A savage welcome

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A savage welcome

President Moon Jae-in’s first state visit to China has been overshadowed by an appalling use of force by Chinese security. Members of the Korean press corps covering Moon’s visit to China have been injured after being assaulted by security guards. The guards punched and kicked a Korean reporter and pushed Blue House officials trying to stop the beating. We are dumbfounded and enraged at such violence against visitors.

The press often get into scuffles with security guards. Such scenes can turn intense and even violent in the heat of the moment. But the situation in Beijing was entirely different. Korean reporters were assaulted several times and the victims were seriously injured on their faces and heads. The incident took place while Moon took a tour of Korean corporate booths at a trade fair.

When the press was stopped by Chinese security, they showed the press permits that authorize them to follow the president closely. When one complained, the guards grabbed and pushed him to the floor. The reporter could not get up for several minutes. When another reporter protested, he was taken to a corner and beaten by a group of guards. They kicked him so hard that the reporter had to be taken to a hospital. Blue House officials trying to stop them were also shoved away.

The president is on a state visit, the highest level of protocol in hosting a country’s leader. The entire entourage including the press must be treated as invited guests. We are outraged by the rude welcome. A cold-shoulder by Beijing was anticipated to some extent. In advance it was decided that there would be no joint press conference or statement after summit talks and Moon was greeted at the airport by a vice ministerial-level official. He was not invited to a lunch meeting with Premier Li Keqiang. The Chinese, who value treating their guests with hearty meals, did not offer the Korean president as many as it should.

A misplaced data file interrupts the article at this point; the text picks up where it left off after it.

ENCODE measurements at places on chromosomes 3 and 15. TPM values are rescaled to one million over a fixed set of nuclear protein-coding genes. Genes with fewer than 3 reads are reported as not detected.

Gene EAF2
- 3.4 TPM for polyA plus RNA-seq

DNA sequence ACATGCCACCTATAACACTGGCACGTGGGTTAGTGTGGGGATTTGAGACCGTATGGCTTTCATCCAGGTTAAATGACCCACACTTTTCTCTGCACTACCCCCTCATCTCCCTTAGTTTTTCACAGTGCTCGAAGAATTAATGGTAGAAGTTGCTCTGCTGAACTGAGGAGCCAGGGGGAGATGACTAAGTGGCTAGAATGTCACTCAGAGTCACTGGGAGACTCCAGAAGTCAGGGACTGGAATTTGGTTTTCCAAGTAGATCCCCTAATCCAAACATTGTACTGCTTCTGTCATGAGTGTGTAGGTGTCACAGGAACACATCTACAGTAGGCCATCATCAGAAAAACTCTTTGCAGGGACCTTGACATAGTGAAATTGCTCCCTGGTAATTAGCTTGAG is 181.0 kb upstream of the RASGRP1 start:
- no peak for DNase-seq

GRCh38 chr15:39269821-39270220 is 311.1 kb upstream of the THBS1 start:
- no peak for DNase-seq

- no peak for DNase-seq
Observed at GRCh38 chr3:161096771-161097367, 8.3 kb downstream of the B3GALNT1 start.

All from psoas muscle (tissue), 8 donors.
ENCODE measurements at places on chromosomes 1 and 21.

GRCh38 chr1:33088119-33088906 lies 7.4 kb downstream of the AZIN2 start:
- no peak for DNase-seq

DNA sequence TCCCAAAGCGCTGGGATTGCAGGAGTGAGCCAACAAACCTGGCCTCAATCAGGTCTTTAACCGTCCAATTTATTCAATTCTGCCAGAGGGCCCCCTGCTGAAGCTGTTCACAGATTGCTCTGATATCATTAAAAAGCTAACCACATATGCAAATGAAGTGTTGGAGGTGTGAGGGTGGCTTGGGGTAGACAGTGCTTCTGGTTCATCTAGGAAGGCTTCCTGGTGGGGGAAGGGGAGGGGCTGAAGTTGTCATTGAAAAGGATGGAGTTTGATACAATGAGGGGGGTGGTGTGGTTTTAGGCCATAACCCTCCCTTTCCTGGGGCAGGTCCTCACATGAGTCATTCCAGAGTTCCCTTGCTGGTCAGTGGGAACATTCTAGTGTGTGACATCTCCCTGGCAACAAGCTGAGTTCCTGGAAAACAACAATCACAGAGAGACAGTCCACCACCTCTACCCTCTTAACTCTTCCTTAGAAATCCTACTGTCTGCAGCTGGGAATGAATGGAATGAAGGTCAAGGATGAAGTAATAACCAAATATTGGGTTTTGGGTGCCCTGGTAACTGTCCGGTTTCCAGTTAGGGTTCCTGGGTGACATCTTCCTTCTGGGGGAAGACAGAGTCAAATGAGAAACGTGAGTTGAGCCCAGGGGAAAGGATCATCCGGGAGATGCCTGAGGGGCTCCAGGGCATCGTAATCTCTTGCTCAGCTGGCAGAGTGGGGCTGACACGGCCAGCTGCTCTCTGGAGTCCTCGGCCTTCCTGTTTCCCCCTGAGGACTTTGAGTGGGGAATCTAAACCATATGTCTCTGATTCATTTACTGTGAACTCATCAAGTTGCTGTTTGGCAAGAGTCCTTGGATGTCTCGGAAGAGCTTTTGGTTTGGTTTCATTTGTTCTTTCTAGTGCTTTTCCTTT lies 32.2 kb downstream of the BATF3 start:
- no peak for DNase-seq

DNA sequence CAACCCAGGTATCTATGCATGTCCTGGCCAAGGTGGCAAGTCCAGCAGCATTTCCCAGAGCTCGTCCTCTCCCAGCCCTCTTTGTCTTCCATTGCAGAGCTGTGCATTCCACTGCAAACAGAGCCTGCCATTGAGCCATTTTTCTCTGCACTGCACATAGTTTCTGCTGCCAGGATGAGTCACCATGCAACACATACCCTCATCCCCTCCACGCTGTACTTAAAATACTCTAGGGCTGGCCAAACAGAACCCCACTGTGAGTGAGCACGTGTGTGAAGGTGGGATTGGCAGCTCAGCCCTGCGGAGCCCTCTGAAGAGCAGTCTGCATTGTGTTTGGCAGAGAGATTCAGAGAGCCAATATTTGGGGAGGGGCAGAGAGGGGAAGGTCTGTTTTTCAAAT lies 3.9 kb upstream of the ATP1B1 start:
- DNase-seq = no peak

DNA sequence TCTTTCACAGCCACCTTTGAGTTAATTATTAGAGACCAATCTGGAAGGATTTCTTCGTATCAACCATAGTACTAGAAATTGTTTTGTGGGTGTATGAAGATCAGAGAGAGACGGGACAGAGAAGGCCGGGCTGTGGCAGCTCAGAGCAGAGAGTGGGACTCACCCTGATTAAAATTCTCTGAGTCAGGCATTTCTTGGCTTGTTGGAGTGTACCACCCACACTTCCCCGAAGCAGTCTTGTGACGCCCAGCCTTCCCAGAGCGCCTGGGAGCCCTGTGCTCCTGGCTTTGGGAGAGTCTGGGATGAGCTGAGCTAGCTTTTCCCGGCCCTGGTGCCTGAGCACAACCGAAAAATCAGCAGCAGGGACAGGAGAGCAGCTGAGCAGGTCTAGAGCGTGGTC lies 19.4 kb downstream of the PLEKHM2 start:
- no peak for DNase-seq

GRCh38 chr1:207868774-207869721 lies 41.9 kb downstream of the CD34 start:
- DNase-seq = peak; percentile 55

We must not let this incident go. The Chinese state media has been equally rude. The Global Times said some Korean media were not helping improve bilateral ties by finding fault with Beijing’s treatment of Moon. Seoul must demand thorough and responsible actions from Beijing. China must investigate and punish the assailants in this incident and offer a genuine apology to the victims. The government must also be stern with the case regardless of the president’s agenda in Beijing. Who would have confidence in a president and government if they turn a blind eye to their own people getting beaten up before their own eyes?

JoongAng Ilbo, Dec. 15, Page 38
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